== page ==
Stick (film)

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Stick film.jpg
Theatrical release poster
Directed byBurt Reynolds
Produced byJennings Lang
Robert Daley
Written byElmore Leonard
Joseph Stinson
Based onnovel by Elmore Leonard
Distributed byUniversal Pictures
Release date
  • April 26, 1985 (1985-04-26)
Running time
109 minutes
Budget$22 million
Box office$8,489,518[1]

Stick is a 1985 American crime film based on Elmore Leonard's novel, and starring and directed by Burt Reynolds.[2]


Ernest "Stick" Stickley (Burt Reynolds), a former car thief, has just been released from prison after serving seven years for armed robbery, he meets up with an old friend, Rainy (Jose Perez), who talks Stick into accompanying him for a "quick stop" near the Florida Everglades before they go to his home. The "quick stop" turns out to be an illegal drug deal set up by Rainy's dealer, Chucky (Charles Durning), that goes sour. Chucky's albino henchman, Moke (Dar Robinson), kills Rainy, but Stick gets away. Stick must now hide out for a while to elude the killers, who must eliminate him as a witness.

While lying low, Stick finds himself in the right place at the right time when he helps a wealthy eccentric named Barry (George Segal), get into his locked car. Hired as a driver, he now has a comfortable home with a stable job, and tries to make up for lost time with Katie, his teen-age daughter, he also finds a new flame in Kyle (Candice Bergen), a financial consultant who acts as a business adviser for Barry, who must decide if a relationship with Stick is worth it.

Stick confronts Chucky to demand the money owed to his murdered friend, wanting to use the money to start a new life. Chucky refuses, and after being pressured by his voodoo obsessed cartel boss, Nestor (Castulo Guerra), to eliminate Stick, Chucky sends Moke and some other hitmen after the ex-con. Nestor has Stick's daughter kidnapped to force him out of hiding.

Nestor, fed-up with Chucky's bumbling, hires Moke to kill him. Stick confronts the two on the balcony of Chucky's high rise apartment before Moke can shoot Chucky, and Moke taunts Stick to try and get to him before he can pull a pistol from his belt. Chucky surprises Moke, pushing both men over the balcony railing. Chucky falls to his death, but Moke manages to grab onto a lower beam. Moke asks for help, but Stick mocks him as Moke falls to his death, shooting his gun at Stick on the way down.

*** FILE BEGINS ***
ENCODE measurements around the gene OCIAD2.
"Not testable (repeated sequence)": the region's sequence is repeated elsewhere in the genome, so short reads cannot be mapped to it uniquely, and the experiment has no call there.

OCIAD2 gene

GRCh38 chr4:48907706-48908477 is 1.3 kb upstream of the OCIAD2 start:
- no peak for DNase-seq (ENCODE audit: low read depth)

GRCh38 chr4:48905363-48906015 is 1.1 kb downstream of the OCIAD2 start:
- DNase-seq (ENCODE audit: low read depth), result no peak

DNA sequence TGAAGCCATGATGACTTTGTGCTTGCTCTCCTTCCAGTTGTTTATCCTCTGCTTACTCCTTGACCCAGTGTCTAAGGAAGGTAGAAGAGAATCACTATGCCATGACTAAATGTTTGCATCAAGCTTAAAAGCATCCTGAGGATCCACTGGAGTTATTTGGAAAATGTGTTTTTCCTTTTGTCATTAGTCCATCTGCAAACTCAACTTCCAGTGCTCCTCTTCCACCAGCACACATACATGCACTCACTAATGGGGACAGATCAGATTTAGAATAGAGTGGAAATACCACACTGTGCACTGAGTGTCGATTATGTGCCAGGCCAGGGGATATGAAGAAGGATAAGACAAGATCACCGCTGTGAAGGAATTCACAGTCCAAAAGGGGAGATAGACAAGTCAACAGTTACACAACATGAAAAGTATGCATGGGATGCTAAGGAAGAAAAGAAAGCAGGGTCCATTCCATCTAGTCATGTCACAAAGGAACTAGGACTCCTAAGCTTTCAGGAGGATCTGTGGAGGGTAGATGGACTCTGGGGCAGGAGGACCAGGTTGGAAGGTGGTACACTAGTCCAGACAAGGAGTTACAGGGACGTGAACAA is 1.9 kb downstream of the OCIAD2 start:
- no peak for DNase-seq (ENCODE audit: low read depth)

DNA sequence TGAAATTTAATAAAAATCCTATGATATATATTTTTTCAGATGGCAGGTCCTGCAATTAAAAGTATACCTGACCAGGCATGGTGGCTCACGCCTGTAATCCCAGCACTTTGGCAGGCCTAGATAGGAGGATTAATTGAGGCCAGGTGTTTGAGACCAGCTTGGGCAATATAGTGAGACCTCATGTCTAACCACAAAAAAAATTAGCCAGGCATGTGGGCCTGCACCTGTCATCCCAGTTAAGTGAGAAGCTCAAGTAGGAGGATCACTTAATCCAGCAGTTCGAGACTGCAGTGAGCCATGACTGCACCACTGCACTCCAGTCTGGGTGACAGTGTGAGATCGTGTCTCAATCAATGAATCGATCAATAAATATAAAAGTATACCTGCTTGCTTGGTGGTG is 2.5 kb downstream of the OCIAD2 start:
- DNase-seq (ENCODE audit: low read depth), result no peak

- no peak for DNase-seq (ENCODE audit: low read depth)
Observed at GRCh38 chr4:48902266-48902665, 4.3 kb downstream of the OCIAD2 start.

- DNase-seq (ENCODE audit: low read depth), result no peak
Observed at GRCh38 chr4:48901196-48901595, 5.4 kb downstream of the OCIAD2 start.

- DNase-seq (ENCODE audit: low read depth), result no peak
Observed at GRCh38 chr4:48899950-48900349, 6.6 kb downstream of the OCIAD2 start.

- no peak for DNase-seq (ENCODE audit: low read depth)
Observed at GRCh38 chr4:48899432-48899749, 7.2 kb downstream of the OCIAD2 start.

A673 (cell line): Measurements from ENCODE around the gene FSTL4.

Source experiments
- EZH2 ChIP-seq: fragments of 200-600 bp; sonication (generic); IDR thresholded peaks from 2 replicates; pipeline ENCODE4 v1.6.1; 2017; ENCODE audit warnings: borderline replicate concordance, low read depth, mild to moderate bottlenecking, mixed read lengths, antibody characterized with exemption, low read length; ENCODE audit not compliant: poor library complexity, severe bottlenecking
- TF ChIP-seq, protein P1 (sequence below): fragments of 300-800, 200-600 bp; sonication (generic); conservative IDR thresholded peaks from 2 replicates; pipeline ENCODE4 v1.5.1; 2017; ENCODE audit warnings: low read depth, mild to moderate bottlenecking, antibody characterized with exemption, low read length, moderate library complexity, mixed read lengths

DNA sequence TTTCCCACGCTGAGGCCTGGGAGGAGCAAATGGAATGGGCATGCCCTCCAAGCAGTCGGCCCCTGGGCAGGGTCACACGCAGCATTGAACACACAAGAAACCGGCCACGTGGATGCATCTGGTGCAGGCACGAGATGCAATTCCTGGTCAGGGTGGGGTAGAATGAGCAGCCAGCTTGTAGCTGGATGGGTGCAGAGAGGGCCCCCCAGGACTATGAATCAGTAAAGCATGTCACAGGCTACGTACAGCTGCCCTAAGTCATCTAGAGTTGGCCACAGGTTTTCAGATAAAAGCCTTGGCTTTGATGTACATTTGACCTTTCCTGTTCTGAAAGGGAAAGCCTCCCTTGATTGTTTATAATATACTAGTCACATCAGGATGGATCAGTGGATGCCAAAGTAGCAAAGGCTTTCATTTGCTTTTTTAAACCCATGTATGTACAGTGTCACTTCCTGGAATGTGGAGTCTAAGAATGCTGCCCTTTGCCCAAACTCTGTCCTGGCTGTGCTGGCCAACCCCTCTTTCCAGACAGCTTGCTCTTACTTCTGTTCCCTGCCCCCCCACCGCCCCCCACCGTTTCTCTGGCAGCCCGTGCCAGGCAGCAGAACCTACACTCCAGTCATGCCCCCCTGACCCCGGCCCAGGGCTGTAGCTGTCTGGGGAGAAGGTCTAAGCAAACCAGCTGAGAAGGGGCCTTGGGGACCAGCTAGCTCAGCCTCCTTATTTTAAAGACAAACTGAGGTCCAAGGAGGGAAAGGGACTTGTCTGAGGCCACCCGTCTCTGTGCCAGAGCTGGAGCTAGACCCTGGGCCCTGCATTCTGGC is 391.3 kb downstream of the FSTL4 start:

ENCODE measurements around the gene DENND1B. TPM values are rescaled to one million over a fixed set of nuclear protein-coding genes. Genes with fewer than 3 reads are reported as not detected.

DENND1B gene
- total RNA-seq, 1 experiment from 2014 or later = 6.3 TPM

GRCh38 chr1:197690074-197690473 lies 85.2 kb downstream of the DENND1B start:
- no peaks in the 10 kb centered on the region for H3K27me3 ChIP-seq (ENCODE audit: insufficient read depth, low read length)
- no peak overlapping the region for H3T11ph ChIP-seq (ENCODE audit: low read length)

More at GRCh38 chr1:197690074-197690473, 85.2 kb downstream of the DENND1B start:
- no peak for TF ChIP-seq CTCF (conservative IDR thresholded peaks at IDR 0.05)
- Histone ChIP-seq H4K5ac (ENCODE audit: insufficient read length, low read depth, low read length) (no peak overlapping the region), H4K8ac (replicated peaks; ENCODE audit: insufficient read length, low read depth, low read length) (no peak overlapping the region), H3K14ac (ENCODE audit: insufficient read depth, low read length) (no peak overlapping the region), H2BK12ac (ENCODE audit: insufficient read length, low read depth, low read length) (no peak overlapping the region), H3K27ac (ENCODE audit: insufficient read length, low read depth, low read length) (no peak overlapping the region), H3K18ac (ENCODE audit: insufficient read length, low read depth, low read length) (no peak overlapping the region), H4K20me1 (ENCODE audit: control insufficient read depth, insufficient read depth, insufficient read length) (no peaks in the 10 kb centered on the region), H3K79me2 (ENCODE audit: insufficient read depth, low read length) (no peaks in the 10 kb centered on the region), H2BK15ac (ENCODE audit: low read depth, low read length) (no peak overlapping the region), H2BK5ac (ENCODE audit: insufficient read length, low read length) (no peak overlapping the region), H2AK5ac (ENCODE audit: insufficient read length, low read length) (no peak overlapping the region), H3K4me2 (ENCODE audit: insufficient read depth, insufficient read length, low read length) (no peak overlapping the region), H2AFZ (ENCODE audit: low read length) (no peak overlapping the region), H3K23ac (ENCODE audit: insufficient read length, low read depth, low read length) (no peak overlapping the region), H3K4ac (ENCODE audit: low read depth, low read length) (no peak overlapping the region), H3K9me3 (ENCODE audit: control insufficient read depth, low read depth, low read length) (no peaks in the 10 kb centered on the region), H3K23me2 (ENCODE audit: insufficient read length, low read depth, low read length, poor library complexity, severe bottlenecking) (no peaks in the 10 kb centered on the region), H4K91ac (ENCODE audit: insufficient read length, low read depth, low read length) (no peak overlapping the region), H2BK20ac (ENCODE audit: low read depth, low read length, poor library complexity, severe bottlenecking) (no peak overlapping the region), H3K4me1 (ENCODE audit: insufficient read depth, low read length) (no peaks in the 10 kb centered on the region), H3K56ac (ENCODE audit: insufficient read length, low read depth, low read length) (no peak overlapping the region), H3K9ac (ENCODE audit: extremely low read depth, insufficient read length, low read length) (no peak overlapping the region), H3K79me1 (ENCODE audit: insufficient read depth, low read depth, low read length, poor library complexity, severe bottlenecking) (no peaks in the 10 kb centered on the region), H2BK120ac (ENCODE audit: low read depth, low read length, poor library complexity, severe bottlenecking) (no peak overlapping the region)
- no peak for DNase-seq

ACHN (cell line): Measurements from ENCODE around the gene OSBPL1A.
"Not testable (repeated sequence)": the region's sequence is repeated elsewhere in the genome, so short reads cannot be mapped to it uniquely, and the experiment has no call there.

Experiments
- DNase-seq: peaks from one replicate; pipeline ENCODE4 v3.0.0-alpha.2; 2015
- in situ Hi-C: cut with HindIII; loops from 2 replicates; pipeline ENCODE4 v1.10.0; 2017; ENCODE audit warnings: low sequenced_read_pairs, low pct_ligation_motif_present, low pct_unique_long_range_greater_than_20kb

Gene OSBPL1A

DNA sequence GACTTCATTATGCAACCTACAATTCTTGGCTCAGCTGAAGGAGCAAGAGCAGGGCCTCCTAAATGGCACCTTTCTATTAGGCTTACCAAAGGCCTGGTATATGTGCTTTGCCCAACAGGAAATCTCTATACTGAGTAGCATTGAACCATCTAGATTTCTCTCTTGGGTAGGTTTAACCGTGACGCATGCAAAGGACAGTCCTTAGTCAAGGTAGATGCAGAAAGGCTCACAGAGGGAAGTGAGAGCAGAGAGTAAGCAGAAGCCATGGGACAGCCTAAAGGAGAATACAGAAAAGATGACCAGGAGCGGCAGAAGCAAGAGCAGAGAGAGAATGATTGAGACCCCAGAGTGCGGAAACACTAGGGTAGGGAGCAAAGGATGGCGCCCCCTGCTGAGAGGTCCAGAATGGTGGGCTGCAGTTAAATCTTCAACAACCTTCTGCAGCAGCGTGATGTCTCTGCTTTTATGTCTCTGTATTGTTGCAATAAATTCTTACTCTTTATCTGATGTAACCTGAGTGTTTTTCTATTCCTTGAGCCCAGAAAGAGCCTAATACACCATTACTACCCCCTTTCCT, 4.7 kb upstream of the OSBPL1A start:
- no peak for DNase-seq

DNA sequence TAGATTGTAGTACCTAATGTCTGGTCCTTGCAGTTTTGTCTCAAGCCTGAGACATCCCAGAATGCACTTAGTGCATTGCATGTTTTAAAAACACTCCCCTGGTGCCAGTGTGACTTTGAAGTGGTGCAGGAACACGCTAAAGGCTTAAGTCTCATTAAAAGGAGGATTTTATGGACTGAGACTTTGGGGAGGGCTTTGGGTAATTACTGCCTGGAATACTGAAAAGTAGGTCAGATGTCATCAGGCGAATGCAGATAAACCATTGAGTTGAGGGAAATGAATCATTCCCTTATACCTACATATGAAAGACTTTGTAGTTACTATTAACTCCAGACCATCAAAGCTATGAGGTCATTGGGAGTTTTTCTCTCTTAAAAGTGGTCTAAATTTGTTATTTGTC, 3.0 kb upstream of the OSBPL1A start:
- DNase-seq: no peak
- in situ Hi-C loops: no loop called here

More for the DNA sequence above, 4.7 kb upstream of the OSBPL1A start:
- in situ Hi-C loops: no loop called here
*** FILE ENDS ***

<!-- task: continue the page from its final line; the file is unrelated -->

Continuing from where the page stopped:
Stick goes to Nestor's home, and methodically eliminates all of Nestor's henchmen, before confronting Nestor himself. After Stick shoots up the bar area around him, a terrified Nestor gives up, and agrees to leave Stick and his daughter alone in exchange for his own life. After rescuing his daughter, Stick calls Kyle on a mobile phone and arranges for the two lovers to meet in the median of a highway, where they embrace.



Original book[edit]

The original novel Stick was published in 1983, although the character of Stick had appeared in Leonard's Swag; the book sold well and, along with the publication of La Brava, and helped revive interest in Leonard's career, particularly when it was announced Burt Reynolds would make a film of it.[3]

Reviewing the book, the New York Times wrote "when Mr. Leonard is observing, satirizing, plotting, working up suspense, thickening the air with menace, discharging it in lightning flashes of violence, exposing the black holes behind the parts people play - when he tends to business, that is, he gives us as much serious fun per word as anyone around."[4]

Leonard expressed interest in writing more books with the character of Stick because he "is so unpredictable that I can probably get a lot more mileage out of him."[5]


"I wanted to make that movie as soon as I read the book," said Reynolds. "I respected Leonard's work. I felt I knew that Florida way of life, having been raised in the state, and I was that guy!"[6]

Leonard was paid $350,000 to write a screenplay.[3]


Filming took place in Florida in October 1983.

George Segal said he liked working on the film. "If you had ever asked me if I'd ever be in a Burt Reynolds movie, I would've said, 'There's no way. No chance.' I don't know how that happened. Oh, I think he saw A Touch Of Class and wanted me. Whatever it was, I had a great time down in Florida, he was a wonderful director, and he made it so nice for the actors. It's so nice to have an actor or an ex-actor directing you, because they get it, you know?"[7]

Famed stuntman Dar Robinson played the albino hit-man, Moke, his character's death scene, falling from the side of a building while firing a gun, uses Robinson's invention, a decelerator, so cameras could film from above without a visible airbag below (a scattering crowd of people below can also be seen in this shot).[citation needed] This was Robinson's first and last acting break (as opposed to pure stunt work).[citation needed] In 1986 he died in an off-set motorcycle accident.[citation needed]